Because I grew up in a rural area where isolated homes were scattered across a landscape of fields and irrigation ditches, I never ran through the chill dusk of an October evening, yelling “Trick or Treat” on doorsteps decorated with jack-o-lanterns. Nevertheless, I loved Halloween and looked forward to it with anticipation because of the annual community party the good folks of Lake Shore hosted to entertain their children.
On October 31, my siblings and I bolted dinner and rushed through chores before dressing in costumes our mother made using her imagination and materials on hand. We admired our transformation into scarecrows, ballerinas and mummies then climbed into the car. Filled with excitement, we forgot to argue over seating arrangements, wriggling and giggling happily until we arrived at Lake Shore’s business district: a small grocery store with a solitary gas pump, an elementary school dwarfed by its playground and a brightly lit Mormon church of cream-colored brick.
Inside the church gym decorated with streamers of black and orange crepe paper, we joined a crowd of princesses, ghosts, witches, cowboys and hoboes to drink root beer ladled from milk cans frosted by dry ice, eat cupcakes piled high with orange frosting and watch cartoons shown on a bed sheet stretched across a corner.
Despite the variety of activities available for our entertainment — bobbing for apples, winning a pumpkin by guessing its weight, having our fortunes told by a gypsy — my friends and I spent most of our time running through the crowd, tripping on our costumes and trying to choke each other with streamers yanked from the ceiling by ne’er-do-well, sixth-grade boys costumed like the hooligans they were.
But, before we could have such fun, we first had to enter the gym along an endless hallway turned into a spook alley manned by disguised adults of the community.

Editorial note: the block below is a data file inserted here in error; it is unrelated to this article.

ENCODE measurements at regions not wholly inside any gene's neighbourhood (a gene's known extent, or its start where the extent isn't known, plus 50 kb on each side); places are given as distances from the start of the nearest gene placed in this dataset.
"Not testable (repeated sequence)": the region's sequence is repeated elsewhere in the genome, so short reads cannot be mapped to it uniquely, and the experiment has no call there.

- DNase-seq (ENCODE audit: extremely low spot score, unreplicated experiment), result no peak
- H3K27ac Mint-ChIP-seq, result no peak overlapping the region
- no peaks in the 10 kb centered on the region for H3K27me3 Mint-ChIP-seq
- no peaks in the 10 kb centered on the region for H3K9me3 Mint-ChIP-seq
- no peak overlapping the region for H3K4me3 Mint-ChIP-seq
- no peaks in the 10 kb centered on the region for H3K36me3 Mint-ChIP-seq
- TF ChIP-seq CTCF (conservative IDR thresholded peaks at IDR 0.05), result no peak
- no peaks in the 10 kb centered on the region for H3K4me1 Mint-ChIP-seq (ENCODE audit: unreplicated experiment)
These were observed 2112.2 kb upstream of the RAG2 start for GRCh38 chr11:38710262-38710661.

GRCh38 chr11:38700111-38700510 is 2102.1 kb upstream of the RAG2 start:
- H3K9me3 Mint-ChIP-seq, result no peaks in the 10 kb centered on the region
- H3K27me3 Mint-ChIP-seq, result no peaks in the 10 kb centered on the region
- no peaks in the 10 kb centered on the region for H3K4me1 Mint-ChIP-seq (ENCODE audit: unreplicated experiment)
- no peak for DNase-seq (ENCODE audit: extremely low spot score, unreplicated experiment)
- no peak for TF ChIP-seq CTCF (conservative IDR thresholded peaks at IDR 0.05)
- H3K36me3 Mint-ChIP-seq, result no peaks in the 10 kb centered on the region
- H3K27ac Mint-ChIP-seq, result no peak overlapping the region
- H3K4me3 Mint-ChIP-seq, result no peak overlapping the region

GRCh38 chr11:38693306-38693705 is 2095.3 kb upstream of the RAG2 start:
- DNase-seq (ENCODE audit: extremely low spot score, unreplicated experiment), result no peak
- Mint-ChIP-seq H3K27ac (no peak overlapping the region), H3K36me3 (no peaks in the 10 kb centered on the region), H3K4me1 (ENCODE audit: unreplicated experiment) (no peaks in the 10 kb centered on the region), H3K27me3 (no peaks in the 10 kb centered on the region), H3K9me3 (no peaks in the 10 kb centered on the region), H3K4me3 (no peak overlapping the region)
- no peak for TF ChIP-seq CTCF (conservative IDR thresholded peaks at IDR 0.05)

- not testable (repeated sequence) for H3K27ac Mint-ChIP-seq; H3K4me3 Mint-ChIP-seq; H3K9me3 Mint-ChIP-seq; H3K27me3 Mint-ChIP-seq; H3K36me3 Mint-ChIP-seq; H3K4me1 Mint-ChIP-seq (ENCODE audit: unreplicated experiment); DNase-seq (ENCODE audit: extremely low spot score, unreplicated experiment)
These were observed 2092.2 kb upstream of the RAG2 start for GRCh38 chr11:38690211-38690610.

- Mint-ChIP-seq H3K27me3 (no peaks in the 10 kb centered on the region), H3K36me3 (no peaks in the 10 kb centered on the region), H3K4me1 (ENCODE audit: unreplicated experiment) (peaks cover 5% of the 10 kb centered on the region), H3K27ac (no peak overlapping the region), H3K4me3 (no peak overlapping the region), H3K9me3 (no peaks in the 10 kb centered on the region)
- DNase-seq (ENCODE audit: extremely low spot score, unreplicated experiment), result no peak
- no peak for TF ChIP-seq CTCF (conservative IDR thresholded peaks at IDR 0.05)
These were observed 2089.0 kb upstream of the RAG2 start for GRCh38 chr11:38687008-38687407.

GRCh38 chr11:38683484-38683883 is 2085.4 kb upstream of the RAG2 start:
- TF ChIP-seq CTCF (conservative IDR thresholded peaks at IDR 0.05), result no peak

One of my earliest memories of Halloween is holding my mother’s hand, walking a dimly lit hall and wondering why our nice neighbor, Mrs. Aiken, wore a pointed black hat and insisted her bowl of spaghetti was worms. Still having the literal mind of a young child, I didn’t understand the fun of being scared witless on Halloween.
But by third grade, I believed. My stomach knotted in frightened anticipation as I made my way through a giant spider web fashioned from gauze and entered the spook alley along with my mean cousin, Blake, and best friend, Deanne, a fainter.
We made it by the witch with worms, the executioner brandishing a cardboard axe who commanded us to put our heads on his blood-stained block, the open coffin with a corpse that moaned, “Help me; please, please, help me,” and the ghost that lurked in a doorway sobbing and clanking chains. But when ice-cold hands reached through a black curtain and grabbed our wrists, all hell broke loose: I tromped on toddlers as I fled; Blake attacked; and Deanne swooned.
We were escorted from the hall, and our parents were told.
It was a wonderful Halloween.